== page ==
When I decided visit Colombia for a spring break trip, I was asked many times if I was traveling there to see Pablo Escobar landmarks and participate in other “narco-tourism” activities, which have gained world notoriety in part because of the widely popular Netflix series “Narcos.” One of my travel companions had even expressed interest in visiting an Escobar compound. Of course, I was looking forward to relaxing and sightseeing, but I was also curious to speak to Colombians about views on this recent tourism interest.
The first stop was Medellin, also known as “The City of Eternal Spring,” because of its consistently pleasant climate. Medellin is the capital of the Antioquia region and is set in a gorgeous green valley between two Andean mountain ranges. While there, we enjoyed catching up with old friends, cable car rides with city and mountain views, and revitalized artsy neighborhoods. We took a day trip with some Colombian friends to the Piedra de Penol (Rock of Guatape). This seemingly out-of-place 7,000-foot rock towers over the lake region. Ascending requires a 740-step climb. Afterwards, we dined in Guatape, a colorful colonial lakeside town. There, we watched their traditional Easter procession.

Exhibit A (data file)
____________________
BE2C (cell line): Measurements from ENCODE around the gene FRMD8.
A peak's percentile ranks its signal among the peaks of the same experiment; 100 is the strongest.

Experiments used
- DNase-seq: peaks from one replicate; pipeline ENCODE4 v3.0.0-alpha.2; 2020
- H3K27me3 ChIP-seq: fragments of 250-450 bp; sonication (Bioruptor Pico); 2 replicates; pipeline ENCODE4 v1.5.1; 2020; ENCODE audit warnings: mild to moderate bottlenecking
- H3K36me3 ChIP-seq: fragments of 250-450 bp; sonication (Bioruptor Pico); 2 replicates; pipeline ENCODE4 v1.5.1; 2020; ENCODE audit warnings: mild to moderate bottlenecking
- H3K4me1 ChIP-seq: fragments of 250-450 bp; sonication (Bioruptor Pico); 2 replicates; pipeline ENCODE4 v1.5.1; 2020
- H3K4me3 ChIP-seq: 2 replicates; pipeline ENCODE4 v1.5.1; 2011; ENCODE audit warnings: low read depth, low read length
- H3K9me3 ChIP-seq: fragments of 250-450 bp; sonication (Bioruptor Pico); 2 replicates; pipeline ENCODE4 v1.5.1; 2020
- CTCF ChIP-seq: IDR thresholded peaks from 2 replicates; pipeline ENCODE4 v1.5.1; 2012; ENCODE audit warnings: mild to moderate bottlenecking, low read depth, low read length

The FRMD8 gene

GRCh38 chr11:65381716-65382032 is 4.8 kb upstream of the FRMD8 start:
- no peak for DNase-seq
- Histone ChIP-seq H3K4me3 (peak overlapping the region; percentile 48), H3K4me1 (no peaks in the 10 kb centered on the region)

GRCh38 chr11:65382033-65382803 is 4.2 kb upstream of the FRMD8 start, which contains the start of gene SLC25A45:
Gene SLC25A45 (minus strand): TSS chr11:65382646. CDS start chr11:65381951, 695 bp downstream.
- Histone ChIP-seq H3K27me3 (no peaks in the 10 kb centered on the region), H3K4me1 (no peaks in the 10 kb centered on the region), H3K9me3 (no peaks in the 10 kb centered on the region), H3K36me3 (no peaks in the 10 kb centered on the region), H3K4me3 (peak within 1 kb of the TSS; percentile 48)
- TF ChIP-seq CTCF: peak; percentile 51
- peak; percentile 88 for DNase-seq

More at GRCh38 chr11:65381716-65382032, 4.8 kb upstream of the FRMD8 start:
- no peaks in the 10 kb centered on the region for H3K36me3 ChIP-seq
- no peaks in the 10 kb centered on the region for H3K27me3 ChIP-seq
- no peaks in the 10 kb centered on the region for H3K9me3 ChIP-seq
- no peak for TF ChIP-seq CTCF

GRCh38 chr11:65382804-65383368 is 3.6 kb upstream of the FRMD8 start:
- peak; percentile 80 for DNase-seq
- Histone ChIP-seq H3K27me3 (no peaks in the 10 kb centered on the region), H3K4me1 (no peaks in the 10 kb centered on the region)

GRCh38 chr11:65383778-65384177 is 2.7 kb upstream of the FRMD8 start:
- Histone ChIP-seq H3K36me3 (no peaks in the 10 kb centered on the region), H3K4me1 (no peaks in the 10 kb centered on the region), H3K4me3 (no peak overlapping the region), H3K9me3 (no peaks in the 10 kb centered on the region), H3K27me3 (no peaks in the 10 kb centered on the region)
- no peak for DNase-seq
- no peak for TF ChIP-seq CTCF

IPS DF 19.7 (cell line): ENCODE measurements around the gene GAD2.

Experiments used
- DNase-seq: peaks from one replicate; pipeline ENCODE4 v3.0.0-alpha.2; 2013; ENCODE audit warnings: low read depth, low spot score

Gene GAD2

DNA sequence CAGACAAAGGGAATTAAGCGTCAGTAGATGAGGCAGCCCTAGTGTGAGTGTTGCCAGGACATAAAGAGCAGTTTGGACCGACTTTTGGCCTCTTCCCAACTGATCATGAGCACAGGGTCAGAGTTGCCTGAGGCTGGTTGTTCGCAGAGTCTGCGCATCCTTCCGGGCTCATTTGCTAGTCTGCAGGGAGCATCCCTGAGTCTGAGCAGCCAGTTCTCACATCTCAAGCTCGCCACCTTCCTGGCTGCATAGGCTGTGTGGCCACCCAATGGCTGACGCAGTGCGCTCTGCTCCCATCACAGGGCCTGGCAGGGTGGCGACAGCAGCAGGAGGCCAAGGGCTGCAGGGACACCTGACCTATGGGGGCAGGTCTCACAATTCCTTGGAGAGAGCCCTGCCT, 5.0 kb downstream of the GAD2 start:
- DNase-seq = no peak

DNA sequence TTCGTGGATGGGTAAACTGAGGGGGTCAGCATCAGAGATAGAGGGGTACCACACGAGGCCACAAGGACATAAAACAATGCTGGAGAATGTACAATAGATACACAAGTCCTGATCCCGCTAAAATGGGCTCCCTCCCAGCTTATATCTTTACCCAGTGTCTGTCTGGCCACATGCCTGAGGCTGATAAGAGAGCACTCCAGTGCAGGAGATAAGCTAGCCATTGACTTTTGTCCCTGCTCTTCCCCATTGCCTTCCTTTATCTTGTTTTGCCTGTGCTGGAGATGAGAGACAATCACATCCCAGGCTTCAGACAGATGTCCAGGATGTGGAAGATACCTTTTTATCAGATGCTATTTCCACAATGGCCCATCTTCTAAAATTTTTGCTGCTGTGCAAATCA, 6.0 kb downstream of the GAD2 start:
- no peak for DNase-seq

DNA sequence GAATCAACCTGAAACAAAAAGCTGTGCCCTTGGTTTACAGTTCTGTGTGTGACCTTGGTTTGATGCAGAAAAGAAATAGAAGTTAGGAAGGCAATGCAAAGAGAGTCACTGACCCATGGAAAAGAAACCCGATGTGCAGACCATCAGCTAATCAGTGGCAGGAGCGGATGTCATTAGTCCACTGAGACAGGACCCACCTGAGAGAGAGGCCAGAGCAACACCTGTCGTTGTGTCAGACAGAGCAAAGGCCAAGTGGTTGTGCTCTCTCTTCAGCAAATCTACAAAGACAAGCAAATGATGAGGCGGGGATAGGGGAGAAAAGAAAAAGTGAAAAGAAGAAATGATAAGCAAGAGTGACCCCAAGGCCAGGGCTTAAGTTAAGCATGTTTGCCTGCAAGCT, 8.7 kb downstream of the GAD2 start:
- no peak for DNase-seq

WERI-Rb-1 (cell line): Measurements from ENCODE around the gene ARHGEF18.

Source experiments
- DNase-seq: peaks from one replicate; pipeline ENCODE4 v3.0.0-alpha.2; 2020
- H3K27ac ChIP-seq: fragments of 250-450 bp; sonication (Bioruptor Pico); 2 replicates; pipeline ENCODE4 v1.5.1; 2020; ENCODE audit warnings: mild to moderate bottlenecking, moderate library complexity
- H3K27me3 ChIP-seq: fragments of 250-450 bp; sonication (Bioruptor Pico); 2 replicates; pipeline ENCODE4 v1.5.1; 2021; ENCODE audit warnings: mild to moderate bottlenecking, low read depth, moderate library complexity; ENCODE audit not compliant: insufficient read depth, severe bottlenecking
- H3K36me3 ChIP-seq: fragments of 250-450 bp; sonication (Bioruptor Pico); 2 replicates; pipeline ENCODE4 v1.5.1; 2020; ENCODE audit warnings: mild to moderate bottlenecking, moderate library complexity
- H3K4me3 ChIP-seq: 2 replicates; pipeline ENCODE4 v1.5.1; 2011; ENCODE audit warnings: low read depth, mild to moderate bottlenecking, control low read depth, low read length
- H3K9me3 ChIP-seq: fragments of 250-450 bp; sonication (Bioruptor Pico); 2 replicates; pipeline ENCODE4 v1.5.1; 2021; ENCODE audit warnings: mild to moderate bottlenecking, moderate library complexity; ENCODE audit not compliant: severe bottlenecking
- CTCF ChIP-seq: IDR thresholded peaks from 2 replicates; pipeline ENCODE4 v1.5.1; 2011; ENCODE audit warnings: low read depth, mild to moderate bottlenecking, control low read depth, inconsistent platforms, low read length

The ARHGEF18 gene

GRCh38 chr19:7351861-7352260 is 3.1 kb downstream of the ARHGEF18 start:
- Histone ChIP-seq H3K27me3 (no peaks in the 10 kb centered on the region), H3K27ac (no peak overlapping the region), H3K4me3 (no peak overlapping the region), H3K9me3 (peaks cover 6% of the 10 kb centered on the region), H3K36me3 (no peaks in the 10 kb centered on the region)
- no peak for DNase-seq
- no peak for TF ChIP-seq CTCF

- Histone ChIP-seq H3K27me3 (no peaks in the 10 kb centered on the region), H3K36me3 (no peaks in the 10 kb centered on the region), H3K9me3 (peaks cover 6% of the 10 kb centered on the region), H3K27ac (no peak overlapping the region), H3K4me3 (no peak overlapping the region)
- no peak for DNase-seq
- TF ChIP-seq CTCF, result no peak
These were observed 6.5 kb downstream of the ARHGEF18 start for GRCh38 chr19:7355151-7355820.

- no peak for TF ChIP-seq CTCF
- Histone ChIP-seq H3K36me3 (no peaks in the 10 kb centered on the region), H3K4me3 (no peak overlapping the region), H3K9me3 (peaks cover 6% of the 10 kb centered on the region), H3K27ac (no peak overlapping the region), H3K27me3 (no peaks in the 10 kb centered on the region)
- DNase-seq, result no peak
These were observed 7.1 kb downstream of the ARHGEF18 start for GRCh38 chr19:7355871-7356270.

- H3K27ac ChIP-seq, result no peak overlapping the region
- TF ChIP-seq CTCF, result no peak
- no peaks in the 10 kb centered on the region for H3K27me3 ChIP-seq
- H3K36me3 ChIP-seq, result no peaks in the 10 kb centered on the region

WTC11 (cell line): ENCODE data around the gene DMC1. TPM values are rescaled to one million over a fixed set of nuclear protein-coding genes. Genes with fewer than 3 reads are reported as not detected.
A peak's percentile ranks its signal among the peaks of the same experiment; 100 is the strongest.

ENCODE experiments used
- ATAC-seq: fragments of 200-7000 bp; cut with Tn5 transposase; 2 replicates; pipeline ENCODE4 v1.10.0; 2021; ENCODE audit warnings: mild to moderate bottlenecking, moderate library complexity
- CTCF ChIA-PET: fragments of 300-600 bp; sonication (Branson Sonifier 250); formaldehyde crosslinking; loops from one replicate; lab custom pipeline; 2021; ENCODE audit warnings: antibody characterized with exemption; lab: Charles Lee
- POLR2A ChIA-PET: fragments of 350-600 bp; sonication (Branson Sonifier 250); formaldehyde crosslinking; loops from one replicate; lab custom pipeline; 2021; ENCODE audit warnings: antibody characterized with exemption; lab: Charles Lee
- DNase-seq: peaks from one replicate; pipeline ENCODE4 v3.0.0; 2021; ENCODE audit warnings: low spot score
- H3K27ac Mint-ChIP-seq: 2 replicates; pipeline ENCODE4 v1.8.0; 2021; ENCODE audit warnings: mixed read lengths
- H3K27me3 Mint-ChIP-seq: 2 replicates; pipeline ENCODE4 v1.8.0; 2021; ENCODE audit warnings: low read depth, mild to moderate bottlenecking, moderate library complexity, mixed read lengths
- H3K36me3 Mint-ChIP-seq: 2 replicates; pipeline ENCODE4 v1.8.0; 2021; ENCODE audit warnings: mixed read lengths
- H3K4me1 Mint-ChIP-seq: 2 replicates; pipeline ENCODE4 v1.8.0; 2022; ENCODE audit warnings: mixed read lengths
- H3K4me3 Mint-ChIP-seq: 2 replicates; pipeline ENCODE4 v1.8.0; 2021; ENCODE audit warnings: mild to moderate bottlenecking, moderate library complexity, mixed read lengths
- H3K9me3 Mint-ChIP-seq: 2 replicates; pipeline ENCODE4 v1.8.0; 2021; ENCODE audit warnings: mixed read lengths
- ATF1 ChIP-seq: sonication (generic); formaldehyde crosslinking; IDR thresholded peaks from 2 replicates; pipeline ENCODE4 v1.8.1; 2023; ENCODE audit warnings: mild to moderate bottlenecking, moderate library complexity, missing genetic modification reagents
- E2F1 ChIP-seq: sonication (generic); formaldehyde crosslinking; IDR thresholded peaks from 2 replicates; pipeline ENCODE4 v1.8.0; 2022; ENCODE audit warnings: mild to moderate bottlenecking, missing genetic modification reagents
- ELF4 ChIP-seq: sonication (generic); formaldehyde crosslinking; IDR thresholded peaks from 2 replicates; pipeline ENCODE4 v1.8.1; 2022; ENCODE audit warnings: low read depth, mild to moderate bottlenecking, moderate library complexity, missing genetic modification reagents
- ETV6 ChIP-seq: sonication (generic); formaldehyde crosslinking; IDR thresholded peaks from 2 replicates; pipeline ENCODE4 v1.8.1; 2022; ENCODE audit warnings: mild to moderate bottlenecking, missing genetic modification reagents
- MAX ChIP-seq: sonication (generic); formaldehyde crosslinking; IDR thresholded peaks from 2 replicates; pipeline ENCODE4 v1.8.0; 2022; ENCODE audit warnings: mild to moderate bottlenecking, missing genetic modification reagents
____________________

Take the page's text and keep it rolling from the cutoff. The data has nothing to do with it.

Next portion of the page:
Because of its urban rebirth, vast public transportation, and aerial cable cars connecting the previously isolated parts of the city, Medellin was named the 2013 Most Innovative City by the Urban Land Institute, a far cry from 1988, when Time magazine dubbed it the most violent city on Earth. At that time, drug lords like Pablo Escobar controlled the city with bribes, kidnappings, and murders. He was even responsible for bombing a plane and several buildings. His motto was “plata o plomo,” which translates into “silver or lead,” meaning take a bribe or be shot.
However, Escobar did use some of his wealth to build housing for poor residents, and donated to other causes. The Netflix series showcases this violent history. Another trending Netflix series, “Dark Tourist,” also gives a glimpse into narco-tourism—travelers visiting former Escobar mansions, his personal prison, an Escobar museum, etc. Tourists even do things as outlandish as meeting with former cartel hit men and playing paintball at Escobar complexes. I wondered what Medellin residents, and Colombians in general, thought of this new tourism trend, and even Escobar himself. Was he actually viewed as some sort of modern-day Robin Hood?
After visiting the mountains of Medellin, we flew to the coastal city of Cartagena, a world-renowned cruise ship port, popular for its intact colonial city and proximity to Caribbean islands. From there, we traveled four hours west to the Santa Marta/Taganga area—a mountainous desert beach region used by locals and tourists as a destination and gateway to Colombia’s famous Tayrona National Park. From Taganga, we took two-hour roller-coaster boat ride through large swells and uncomfortably close jagged cliffs until the rocky desert terrain gave way to lush green jungle and the turquoise water of El Cabo San Juan, Parque Tayrona’s most popular beach. We then returned to Cartagena and spent our last day relaxing on nearby Isla Tierra Bomba.
The Local Take